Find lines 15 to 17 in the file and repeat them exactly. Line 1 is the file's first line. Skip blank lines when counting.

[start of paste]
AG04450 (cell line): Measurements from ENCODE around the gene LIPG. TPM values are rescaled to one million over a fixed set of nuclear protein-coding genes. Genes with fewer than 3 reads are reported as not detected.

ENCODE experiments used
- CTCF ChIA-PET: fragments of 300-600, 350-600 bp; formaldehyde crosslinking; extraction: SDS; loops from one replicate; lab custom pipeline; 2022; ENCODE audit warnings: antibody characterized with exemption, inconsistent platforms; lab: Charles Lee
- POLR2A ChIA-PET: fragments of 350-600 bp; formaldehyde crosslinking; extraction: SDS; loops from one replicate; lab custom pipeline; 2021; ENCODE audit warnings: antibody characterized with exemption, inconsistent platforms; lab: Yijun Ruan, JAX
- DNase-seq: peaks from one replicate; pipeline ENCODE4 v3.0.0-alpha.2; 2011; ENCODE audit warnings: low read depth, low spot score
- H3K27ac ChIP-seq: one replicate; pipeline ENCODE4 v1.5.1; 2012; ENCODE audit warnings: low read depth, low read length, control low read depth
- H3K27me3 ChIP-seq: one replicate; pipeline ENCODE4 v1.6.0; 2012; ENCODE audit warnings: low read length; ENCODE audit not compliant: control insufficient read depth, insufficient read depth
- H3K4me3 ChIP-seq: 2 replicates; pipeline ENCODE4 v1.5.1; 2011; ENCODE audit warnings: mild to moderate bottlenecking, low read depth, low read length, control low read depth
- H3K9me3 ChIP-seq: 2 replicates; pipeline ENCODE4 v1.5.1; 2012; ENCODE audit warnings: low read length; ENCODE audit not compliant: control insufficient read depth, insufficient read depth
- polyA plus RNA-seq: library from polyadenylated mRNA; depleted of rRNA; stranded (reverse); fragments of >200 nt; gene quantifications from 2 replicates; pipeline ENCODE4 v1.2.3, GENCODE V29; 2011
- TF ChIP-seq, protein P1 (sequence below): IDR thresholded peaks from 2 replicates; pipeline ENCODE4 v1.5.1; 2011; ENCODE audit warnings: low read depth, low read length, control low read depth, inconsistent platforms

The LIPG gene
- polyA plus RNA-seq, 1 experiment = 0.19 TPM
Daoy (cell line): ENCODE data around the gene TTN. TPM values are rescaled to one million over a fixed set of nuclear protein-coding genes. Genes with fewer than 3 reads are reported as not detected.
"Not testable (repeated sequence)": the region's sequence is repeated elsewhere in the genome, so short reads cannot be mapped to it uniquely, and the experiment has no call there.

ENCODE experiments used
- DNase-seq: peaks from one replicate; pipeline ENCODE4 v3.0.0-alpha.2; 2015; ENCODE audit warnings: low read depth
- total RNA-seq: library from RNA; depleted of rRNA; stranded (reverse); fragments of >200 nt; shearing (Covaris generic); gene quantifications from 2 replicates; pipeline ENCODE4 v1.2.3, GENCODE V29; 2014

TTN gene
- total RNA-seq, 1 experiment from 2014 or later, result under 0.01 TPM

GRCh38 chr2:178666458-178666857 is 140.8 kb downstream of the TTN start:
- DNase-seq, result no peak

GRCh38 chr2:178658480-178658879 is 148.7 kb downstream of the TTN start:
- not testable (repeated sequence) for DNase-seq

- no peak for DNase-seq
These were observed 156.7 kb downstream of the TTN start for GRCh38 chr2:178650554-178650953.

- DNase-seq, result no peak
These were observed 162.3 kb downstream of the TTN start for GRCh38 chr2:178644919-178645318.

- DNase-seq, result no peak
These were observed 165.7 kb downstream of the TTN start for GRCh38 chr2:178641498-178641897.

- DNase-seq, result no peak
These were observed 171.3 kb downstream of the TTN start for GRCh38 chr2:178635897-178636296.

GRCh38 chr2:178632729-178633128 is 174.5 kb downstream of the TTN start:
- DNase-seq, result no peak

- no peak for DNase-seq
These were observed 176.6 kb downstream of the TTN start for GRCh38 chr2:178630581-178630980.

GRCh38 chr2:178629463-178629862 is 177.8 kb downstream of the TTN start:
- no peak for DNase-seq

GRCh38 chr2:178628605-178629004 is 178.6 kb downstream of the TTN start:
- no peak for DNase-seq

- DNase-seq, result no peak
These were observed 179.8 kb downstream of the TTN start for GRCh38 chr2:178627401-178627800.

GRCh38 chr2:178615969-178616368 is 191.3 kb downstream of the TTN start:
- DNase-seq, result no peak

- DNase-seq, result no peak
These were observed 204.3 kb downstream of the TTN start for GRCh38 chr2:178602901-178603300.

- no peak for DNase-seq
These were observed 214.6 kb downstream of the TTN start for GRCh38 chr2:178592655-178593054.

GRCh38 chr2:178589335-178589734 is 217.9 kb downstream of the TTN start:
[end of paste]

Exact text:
"Not testable (repeated sequence)": the region's sequence is repeated elsewhere in the genome, so short reads cannot be mapped to it uniquely, and the experiment has no call there.

ENCODE experiments used
- DNase-seq: peaks from one replicate; pipeline ENCODE4 v3.0.0-alpha.2; 2015; ENCODE audit warnings: low read depth